Civil lawsuits are governed by strict rules of evidence and procedure, as well as the judge’s rulings, which the litigants must abide by whether or not they like them. In arbitration, the parties have much more power to set their own rules. For example, litigation could involve scores of depositions, expansive document requests, and other intrusive, costly, and lengthy discovery that drain bank accounts and draw out the process for months or years longer than either party would want. In arbitration, however, the parties can agree to limit the extent of discovery, such as setting a maximum number of depositions or placing a tight deadline on when discovery must be completed.
While this ability to govern the process can benefit both sides, it may ultimately put one party at a significant disadvantage. A party may be unable to obtain the evidence and information that could be crucial to their claim or defense due to agreed-upon discovery limits. And if the parties agree to binding arbitration, the losing side forfeits the ability to challenge or change the outcome as they could in an appeal of a trial judge’s ruling.
Protracted discovery, ongoing motion practice, and overcrowded court dockets all contribute to why lawsuits may take years before they get to trial or a judge’s dispositive ruling. None of these impediments to a speedy resolution are present in arbitration. The parties can agree that a final hearing must be held by a set deadline, such as 60 or 90 days from the date of the first meeting with the arbitrator. A limit can also be set for the length of the hearing itself.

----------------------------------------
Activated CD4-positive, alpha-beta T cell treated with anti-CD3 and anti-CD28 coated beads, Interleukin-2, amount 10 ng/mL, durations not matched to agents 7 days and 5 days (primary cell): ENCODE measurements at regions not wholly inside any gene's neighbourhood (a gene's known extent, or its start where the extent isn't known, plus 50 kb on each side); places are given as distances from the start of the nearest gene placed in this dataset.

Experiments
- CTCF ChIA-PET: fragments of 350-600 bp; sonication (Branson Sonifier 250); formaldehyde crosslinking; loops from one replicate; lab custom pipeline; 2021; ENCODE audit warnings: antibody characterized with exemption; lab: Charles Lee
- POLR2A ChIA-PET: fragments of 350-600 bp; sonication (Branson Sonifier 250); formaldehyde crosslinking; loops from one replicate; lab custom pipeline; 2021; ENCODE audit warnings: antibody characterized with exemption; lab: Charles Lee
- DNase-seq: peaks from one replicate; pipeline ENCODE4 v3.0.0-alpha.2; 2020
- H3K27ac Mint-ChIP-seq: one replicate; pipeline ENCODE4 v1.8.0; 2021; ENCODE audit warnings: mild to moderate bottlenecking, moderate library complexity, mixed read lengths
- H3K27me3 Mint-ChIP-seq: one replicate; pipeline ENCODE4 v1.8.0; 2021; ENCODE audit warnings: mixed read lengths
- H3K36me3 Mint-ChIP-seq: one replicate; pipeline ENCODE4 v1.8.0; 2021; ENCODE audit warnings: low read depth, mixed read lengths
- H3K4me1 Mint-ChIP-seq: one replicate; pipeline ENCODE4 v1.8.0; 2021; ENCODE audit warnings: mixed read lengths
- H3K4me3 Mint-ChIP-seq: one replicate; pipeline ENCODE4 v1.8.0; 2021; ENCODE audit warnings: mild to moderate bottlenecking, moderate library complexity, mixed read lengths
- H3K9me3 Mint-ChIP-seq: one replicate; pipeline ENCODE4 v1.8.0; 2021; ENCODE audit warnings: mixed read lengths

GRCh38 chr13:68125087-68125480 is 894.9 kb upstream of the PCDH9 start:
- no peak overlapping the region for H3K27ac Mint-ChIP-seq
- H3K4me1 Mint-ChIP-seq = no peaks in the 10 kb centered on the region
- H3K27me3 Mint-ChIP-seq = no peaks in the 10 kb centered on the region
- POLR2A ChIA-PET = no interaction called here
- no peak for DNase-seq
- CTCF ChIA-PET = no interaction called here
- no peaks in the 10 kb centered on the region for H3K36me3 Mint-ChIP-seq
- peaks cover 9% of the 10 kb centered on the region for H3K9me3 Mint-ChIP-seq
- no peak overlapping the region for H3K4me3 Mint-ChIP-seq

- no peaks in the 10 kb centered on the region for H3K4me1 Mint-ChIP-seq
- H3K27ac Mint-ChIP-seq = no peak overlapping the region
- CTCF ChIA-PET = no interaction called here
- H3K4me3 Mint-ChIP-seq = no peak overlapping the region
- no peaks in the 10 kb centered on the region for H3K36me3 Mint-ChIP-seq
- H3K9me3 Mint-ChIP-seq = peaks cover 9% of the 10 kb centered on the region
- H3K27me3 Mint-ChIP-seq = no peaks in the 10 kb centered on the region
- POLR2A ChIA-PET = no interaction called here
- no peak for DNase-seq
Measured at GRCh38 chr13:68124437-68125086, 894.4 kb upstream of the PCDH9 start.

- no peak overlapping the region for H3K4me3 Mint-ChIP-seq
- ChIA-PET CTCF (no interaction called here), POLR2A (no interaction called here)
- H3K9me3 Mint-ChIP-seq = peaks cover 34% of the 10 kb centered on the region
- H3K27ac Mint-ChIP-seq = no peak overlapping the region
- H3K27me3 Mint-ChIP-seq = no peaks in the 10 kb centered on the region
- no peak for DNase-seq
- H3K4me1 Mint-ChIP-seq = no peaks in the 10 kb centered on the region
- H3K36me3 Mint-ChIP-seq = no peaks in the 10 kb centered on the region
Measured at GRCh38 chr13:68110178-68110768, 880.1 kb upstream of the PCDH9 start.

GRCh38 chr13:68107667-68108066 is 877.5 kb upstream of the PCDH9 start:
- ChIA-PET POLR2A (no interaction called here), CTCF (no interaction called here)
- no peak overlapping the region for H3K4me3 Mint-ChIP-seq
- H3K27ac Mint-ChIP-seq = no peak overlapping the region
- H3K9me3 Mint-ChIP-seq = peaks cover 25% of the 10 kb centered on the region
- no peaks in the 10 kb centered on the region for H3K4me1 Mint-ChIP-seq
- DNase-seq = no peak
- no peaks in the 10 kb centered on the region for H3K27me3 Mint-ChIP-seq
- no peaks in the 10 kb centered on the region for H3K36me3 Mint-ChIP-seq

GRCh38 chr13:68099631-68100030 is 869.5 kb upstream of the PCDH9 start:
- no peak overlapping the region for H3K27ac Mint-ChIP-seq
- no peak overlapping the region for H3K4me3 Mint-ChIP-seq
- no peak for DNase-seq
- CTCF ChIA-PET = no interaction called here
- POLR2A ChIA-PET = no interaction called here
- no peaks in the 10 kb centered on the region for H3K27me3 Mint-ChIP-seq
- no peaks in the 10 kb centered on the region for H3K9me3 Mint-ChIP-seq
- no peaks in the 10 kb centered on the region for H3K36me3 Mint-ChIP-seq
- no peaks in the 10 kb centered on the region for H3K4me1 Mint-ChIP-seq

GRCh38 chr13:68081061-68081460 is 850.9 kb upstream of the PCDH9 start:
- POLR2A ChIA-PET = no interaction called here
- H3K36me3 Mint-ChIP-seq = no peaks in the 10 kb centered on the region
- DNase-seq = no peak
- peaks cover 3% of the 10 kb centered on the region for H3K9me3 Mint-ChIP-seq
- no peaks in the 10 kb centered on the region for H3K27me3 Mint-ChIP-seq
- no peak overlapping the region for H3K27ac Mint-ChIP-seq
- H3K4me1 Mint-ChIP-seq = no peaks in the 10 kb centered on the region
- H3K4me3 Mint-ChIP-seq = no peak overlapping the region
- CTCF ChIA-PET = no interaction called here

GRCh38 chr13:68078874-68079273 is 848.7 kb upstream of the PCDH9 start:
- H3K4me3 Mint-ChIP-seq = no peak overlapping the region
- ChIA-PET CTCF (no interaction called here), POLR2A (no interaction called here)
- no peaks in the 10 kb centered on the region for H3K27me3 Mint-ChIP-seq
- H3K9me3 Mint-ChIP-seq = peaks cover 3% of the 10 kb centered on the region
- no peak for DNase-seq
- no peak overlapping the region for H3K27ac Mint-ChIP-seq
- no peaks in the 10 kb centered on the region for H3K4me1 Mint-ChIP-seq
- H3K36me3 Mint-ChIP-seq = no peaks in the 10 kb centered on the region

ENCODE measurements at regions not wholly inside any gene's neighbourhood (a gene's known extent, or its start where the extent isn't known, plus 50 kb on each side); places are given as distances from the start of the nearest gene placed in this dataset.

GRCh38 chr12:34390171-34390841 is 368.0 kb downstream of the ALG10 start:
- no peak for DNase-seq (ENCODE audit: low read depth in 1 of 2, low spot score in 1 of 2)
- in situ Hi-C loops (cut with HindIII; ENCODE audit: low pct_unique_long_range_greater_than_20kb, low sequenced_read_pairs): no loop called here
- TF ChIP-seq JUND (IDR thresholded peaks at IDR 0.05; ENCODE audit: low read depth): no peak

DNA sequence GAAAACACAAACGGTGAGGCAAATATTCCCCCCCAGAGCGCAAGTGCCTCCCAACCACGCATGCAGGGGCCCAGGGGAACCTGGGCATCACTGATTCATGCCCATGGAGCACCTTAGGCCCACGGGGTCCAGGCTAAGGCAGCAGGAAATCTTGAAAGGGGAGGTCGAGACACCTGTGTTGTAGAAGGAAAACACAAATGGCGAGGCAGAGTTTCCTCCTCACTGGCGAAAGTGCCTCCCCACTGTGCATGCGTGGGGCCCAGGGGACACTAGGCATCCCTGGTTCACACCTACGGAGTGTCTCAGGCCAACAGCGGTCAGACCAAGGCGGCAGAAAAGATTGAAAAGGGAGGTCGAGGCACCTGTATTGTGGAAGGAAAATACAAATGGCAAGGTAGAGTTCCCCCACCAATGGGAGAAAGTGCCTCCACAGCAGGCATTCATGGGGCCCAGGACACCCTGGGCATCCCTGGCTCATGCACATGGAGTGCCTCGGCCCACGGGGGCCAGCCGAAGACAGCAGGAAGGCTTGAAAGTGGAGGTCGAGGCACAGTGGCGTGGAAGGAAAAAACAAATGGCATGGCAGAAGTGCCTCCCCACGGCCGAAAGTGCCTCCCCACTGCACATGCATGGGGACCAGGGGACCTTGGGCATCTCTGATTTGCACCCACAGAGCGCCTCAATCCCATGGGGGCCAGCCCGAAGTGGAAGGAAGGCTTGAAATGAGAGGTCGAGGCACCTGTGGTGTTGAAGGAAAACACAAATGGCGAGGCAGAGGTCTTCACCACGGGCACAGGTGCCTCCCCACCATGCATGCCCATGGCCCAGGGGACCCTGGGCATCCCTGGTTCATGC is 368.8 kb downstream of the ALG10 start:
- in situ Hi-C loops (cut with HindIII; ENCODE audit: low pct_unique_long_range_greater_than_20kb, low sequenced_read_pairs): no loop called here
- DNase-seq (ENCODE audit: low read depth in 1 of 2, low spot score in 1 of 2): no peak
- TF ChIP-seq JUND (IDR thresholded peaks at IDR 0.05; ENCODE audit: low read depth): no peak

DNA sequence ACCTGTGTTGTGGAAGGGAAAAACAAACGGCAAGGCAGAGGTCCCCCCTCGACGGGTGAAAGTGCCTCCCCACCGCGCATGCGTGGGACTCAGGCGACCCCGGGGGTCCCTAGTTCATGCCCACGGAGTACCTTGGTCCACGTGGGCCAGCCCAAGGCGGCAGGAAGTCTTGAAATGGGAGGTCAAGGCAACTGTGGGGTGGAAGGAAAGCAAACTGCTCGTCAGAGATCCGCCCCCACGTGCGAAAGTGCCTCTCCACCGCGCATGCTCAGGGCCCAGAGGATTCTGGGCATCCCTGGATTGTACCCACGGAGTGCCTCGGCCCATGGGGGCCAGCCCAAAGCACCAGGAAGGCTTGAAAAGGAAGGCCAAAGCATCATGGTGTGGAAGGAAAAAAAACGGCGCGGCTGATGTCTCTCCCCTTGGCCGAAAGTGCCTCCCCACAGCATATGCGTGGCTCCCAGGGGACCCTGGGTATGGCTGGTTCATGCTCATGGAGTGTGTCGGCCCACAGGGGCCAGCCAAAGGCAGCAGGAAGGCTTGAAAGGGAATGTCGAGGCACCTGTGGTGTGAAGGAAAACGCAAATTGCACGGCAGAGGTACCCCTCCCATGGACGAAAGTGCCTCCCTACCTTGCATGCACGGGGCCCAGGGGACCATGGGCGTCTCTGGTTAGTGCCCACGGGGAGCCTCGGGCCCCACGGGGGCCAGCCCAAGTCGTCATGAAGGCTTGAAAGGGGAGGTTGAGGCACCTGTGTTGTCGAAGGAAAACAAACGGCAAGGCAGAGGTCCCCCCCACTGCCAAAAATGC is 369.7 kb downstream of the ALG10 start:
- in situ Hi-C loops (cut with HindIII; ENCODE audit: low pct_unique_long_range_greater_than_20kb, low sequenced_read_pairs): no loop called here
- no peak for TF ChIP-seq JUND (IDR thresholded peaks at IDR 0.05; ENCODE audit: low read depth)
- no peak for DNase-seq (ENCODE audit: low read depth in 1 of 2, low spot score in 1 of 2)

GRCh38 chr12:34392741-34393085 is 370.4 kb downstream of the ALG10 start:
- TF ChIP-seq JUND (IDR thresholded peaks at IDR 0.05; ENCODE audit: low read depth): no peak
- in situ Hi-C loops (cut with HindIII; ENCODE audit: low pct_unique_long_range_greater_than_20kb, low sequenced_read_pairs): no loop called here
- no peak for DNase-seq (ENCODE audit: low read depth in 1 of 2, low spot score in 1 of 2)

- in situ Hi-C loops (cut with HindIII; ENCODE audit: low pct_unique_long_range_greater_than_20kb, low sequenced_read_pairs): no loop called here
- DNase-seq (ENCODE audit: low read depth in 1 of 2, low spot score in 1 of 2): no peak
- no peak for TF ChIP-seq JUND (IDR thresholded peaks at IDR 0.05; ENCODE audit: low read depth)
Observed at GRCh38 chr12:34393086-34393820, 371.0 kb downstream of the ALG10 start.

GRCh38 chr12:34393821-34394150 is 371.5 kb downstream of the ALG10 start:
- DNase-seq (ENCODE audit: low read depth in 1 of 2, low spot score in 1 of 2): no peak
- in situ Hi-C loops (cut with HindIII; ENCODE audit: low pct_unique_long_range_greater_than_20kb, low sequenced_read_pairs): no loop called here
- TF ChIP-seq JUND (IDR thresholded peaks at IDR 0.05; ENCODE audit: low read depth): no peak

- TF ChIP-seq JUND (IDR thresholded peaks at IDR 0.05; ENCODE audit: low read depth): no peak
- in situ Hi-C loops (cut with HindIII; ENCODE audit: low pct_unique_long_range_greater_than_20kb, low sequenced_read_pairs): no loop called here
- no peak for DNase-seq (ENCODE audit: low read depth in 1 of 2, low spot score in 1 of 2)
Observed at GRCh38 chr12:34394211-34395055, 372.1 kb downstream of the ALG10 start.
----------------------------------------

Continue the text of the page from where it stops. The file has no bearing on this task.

The parties’ ability to exert greater control over and place limits on the arbitration process can result in far lower costs than litigation. By restricting discovery and other aspects of the process, the parties can keep legal fees and expenses from spiraling out of control, as often happens in the endless trench warfare that litigation can devolve into. Of course, if the parties give each other as wide a berth in the agreed-upon ground rules of their arbitration as they would have in a lawsuit, any potential savings can go out the window.
For a party with greater resources or bargaining power, arbitration may cause them to inadvertently squander that advantage by leveling the playing field. With expenses limited in arbitration because of a more streamlined and restrictive process, the party with fewer resources can better afford to stay in the fight.
Keeping the Dispute Out of the Public Eye
Feuding owners are a bad look for any business, especially in the eyes of investors, other shareholders, customers, and suppliers. Since court proceedings are almost always a matter of public record, all of those critical constituencies – as well as the media – will be privy to the dispute’s ugly details. Owners can prevent their dirty laundry from being aired publicly by agreeing to keep the process and outcome of the arbitration confidential.
Sometimes, however, the threat of negative publicity for an owner or the business can give the other side leverage they would lose if they agree to confidential arbitration. This is another way arbitration can be more appealing in theory than practice.
If you have questions about arbitration or how to address disputes between business owners, please contact one of the litigation attorneys at Ansell, Grimm & Aaron.